women, who cover only their breasts. They declare that it
is absurd to cover those parts of the body which every one
has been able to see from their birth, but it is different with
the breasts, which come later, and are therefore to be covered.
Some primitive people, who unhesitatingly go about naked,
still conceal themselves during copulation ; others indulge
openly and are not in the least affected by publicity. 2 * If the
tests of obscenity, decency and modesty are a "matter of
common knowledge," why such varying conceptions, and
where is the statutory test of "obscenity" which informs us
as to which of the foregoing conceptions of modesty was in-
corporated into the statute ?

In several countries, the consummation of the marriage
by coitus in public is a part of the ceremony. 30 Among the
Otaheitans, even recently, a girl is initiated into the sex-
experience under the direction of a priestess as a solemn re-
ligious ceremony and in the view of a thousand. The queen
gives to her and her companion, publicly, instructions as to
the proper manner of its consummation. This is done with
solemnity and prayer and without anything like either the leer
of our stable boys or the blush of our prudes. 81

Among some peoples modesty forbids the exposure of
the male organ of generation while permitting complete
female nudity, and among others the conditions are reversed.
From Australia it is reported that women who did not hesi-
tate much at exposing themselves in utter nudity, yet with-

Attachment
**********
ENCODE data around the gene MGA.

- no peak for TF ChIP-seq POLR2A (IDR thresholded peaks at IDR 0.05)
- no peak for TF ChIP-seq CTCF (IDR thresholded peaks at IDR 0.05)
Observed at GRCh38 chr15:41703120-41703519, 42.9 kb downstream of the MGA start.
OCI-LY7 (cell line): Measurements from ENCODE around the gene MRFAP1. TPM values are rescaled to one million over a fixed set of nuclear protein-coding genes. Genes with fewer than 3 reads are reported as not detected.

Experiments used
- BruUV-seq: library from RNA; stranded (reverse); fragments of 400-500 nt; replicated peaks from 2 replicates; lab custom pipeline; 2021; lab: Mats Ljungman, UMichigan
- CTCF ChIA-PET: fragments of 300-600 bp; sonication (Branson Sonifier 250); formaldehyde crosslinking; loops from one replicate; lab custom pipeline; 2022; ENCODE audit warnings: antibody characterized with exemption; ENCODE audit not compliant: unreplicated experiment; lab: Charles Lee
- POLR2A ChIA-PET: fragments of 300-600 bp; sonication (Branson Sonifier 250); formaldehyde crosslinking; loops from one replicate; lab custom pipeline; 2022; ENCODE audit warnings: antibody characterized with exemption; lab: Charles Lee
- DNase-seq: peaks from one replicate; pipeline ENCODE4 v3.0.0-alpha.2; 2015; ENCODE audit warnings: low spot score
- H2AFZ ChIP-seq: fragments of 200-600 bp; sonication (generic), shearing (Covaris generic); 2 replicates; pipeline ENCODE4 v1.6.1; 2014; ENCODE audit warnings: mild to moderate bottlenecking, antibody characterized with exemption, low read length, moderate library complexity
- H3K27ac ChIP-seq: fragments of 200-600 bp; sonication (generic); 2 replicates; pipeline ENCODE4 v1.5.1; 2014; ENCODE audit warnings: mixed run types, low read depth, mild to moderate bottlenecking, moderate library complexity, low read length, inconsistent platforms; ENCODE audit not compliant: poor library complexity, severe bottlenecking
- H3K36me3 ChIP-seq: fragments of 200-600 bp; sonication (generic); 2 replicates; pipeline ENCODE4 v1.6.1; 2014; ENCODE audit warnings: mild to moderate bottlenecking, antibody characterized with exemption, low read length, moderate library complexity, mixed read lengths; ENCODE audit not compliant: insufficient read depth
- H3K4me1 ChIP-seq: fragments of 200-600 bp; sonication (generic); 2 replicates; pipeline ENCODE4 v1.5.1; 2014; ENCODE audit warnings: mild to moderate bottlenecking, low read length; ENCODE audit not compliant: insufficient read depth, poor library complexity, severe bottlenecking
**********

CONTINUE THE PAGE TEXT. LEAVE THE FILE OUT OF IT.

drew to a secluded place to remove their scant covering.
Among some East African tribes the sentiment of modesty
seems to center about the menstrual period. The Samoyed
women for two months after marriage conceal their faces
from their husbands and only then yield to their embraces.
In some places women have been allowed to go naked until

"Ellis' Modesty, and Bebel's Women Under Socialism, 18. citing Bachofen,

*Ellis' Modesty, p. 17, and others.

"We strop's Primitive Symbolism, pp. 89-40.



they were married and required to wear clothes after mar-
riage. Among the Montana Indians, where the women readily
prostitute themselves for a small consideration, they often
exhibit extraordinary sensitiveness to a physician's examina-
tion. The Adamanes women "are so modest they will not
renew their fig-leaf aprons in the presence of one another."
In Masai it is considered as disreputable to conceal the phallus
as it is to display it ostentatiously. This will to some seem
a very healthy-minded attitude, which stands in great con-
trast to the following example of modesty.

"Native women of India have committed suicide rather
than submit to examination by state surgeons under the
English Government" [under a law regulating prostitution].**

"The Hindoos have a species of adultery, which with us
would be considered mere flirtations: First, if a couple wink
or smile, converse together in an unfrequented place, or
bathe in the same pool; second, if a man sends sandlewood,
victuals, drink or other presents to a female; the third sort
seems the most serious, namely, when a man and woman
sleep and dally on the same carpet, kiss and embrace, and
then seek some retired place, the woman saying nothing all
the while. The punishments prescribed by the shaster for
adultery are too barbarous for enumeration." 35

"It is related by Dr. Tournefort that in a Turkish harem
he was allowed to see only the arm of a sick female pro-
truded through a screen, without further opportunity for